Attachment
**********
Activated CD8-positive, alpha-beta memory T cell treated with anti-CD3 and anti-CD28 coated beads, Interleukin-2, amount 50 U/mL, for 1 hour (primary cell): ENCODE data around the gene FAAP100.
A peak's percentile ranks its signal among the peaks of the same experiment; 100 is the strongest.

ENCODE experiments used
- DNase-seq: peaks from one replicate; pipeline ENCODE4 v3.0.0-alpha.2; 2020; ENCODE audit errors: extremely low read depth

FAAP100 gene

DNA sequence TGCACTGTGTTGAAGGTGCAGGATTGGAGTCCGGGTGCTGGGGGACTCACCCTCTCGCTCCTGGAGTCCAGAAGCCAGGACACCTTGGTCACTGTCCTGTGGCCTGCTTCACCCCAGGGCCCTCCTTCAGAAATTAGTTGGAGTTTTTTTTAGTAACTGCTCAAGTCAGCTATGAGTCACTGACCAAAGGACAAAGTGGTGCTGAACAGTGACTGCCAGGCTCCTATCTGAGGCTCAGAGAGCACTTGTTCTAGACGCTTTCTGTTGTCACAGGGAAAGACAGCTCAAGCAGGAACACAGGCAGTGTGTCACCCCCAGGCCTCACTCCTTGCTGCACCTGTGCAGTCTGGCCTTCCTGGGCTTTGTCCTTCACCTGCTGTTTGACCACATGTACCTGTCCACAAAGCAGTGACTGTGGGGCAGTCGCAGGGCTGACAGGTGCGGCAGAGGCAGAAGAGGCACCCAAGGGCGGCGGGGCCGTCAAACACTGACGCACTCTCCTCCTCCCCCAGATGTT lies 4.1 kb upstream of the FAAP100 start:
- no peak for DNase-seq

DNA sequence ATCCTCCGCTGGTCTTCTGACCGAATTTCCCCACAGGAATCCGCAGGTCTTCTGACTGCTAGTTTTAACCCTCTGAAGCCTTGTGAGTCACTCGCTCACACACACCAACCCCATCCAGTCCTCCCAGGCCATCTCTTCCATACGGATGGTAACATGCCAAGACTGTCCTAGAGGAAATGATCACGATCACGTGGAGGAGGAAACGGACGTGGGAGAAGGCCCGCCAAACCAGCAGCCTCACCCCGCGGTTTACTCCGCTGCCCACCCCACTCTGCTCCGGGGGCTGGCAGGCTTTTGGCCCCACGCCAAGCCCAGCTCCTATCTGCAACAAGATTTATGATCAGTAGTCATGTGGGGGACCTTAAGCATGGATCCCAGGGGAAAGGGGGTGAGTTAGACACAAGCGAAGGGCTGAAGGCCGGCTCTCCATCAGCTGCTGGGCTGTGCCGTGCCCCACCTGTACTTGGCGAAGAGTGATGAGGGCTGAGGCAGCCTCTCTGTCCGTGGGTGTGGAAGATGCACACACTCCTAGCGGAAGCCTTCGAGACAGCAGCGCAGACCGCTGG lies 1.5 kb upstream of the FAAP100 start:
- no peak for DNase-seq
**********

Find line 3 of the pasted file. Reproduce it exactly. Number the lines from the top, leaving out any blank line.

ENCODE experiments used